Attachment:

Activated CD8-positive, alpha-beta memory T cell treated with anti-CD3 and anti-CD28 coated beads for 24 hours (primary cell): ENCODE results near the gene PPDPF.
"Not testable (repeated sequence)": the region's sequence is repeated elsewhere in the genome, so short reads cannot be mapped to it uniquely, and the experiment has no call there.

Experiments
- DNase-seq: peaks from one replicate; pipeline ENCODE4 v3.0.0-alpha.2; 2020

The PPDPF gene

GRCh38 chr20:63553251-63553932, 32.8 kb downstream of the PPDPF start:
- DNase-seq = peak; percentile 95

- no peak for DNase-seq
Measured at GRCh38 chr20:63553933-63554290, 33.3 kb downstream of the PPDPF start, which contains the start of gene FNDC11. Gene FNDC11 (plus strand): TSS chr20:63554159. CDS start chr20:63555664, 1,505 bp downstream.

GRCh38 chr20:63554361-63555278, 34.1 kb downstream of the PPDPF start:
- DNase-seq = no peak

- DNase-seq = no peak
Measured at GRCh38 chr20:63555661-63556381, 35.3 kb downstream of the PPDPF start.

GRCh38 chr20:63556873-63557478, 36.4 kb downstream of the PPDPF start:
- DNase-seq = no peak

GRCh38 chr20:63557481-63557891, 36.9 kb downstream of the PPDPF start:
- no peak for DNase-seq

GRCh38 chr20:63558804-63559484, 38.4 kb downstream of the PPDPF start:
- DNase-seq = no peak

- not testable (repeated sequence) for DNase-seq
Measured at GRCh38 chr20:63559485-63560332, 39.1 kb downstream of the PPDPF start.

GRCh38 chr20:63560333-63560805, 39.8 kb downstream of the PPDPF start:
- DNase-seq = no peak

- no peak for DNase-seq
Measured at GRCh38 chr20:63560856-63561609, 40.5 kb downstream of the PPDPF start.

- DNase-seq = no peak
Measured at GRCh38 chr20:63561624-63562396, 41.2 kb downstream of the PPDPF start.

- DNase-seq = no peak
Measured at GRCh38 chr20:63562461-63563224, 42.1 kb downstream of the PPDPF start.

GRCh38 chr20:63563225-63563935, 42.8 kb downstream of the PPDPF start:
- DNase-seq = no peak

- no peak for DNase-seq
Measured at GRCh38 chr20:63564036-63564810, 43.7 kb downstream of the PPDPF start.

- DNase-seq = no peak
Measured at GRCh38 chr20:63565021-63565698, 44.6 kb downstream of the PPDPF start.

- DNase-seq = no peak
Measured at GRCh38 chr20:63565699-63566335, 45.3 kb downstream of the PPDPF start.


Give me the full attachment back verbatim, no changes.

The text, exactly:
Activated CD8-positive, alpha-beta memory T cell treated with anti-CD3 and anti-CD28 coated beads for 24 hours (primary cell): ENCODE results near the gene PPDPF.
"Not testable (repeated sequence)": the region's sequence is repeated elsewhere in the genome, so short reads cannot be mapped to it uniquely, and the experiment has no call there.

Experiments
- DNase-seq: peaks from one replicate; pipeline ENCODE4 v3.0.0-alpha.2; 2020

The PPDPF gene

GRCh38 chr20:63553251-63553932, 32.8 kb downstream of the PPDPF start:
- DNase-seq = peak; percentile 95

- no peak for DNase-seq
Measured at GRCh38 chr20:63553933-63554290, 33.3 kb downstream of the PPDPF start, which contains the start of gene FNDC11. Gene FNDC11 (plus strand): TSS chr20:63554159. CDS start chr20:63555664, 1,505 bp downstream.

GRCh38 chr20:63554361-63555278, 34.1 kb downstream of the PPDPF start:
- DNase-seq = no peak

- DNase-seq = no peak
Measured at GRCh38 chr20:63555661-63556381, 35.3 kb downstream of the PPDPF start.

GRCh38 chr20:63556873-63557478, 36.4 kb downstream of the PPDPF start:
- DNase-seq = no peak

GRCh38 chr20:63557481-63557891, 36.9 kb downstream of the PPDPF start:
- no peak for DNase-seq

GRCh38 chr20:63558804-63559484, 38.4 kb downstream of the PPDPF start:
- DNase-seq = no peak

- not testable (repeated sequence) for DNase-seq
Measured at GRCh38 chr20:63559485-63560332, 39.1 kb downstream of the PPDPF start.

GRCh38 chr20:63560333-63560805, 39.8 kb downstream of the PPDPF start:
- DNase-seq = no peak

- no peak for DNase-seq
Measured at GRCh38 chr20:63560856-63561609, 40.5 kb downstream of the PPDPF start.

- DNase-seq = no peak
Measured at GRCh38 chr20:63561624-63562396, 41.2 kb downstream of the PPDPF start.

- DNase-seq = no peak
Measured at GRCh38 chr20:63562461-63563224, 42.1 kb downstream of the PPDPF start.

GRCh38 chr20:63563225-63563935, 42.8 kb downstream of the PPDPF start:
- DNase-seq = no peak

- no peak for DNase-seq
Measured at GRCh38 chr20:63564036-63564810, 43.7 kb downstream of the PPDPF start.

- DNase-seq = no peak
Measured at GRCh38 chr20:63565021-63565698, 44.6 kb downstream of the PPDPF start.

- DNase-seq = no peak
Measured at GRCh38 chr20:63565699-63566335, 45.3 kb downstream of the PPDPF start.